• M270-35A
    • M330-35A
    • M235-50A
    • M270-50A
    • M330-50A
    • M530-50A
    • M400-65A
    • NO20-15
    • Other electrical steel grades on request



In order to prevent the short circuits between the lamellae in electrical sheet packs and thereby reduce the eddy currents, various coatings are applied to the strip. The coatings vary in thickness from 1 to 4 µm. Depending on the processing technology and subsequent application, coatings exist for better corrosion protection, improved insulation of the individual layers, heat resistance, improved punching properties or weldability.

  • Coating C3 – Coating for improving the lubricating effect. Relevant, for example, for the stamping process.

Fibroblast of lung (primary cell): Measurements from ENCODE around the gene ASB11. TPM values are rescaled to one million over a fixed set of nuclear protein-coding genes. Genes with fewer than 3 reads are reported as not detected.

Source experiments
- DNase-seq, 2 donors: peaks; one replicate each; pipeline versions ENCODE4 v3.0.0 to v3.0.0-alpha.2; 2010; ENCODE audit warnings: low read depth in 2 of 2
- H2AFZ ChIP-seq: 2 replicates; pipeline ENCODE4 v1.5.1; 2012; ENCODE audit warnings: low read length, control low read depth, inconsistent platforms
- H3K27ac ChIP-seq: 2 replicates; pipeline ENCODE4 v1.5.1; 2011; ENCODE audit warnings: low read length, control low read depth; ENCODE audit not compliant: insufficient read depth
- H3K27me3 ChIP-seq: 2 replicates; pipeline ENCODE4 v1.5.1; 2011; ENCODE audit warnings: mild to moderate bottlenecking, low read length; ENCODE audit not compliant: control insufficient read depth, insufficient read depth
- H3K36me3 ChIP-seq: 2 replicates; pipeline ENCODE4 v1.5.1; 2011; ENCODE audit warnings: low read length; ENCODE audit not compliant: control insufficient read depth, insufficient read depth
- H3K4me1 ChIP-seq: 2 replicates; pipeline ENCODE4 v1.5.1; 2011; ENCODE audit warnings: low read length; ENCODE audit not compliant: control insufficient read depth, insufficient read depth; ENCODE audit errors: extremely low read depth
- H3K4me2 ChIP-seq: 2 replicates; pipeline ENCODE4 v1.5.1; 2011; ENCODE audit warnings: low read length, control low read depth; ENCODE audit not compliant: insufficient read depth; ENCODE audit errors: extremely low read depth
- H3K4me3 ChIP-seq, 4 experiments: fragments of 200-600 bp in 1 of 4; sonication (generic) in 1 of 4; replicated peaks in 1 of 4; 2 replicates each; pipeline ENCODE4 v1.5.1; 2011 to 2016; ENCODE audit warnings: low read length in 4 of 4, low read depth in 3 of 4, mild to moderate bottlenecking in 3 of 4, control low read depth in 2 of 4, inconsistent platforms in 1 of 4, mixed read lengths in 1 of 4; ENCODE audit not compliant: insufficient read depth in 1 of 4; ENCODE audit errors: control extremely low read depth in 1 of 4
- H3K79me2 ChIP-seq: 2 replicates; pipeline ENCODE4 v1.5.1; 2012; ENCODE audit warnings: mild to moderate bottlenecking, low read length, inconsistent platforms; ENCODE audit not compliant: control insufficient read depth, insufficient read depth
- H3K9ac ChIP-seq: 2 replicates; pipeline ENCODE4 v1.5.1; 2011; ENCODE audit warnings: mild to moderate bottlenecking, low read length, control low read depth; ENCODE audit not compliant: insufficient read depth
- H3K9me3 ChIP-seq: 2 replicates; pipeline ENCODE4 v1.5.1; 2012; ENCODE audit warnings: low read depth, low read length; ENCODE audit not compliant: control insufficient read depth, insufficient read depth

• Coating C4 – Coating to improve corrosion protection and insulation resistance.
  • Coating C5 – Coating to optimize the temperature resistance. Relevant e.g. for stress relieving after the stamping process.
  • Coating C6 – Coating for a particularly high insulation resistance.
  • Backcoat – Coating as a bonding technology for sheet packs and core sheets.


Two types of electrical steel

The electrical steel or the electrical sheet made from it is basically classified into two types: as isotropic or non-grain oriented and as anisotropic or grain oriented electrical steel.

As the name implies, the magnetic properties of isotropic electrical steel are largely uniform and therefore almost independent of the direction of magnetization. This isotropy arises due to a non-ordered distribution of the position of iron elementary cells in the electrical steel.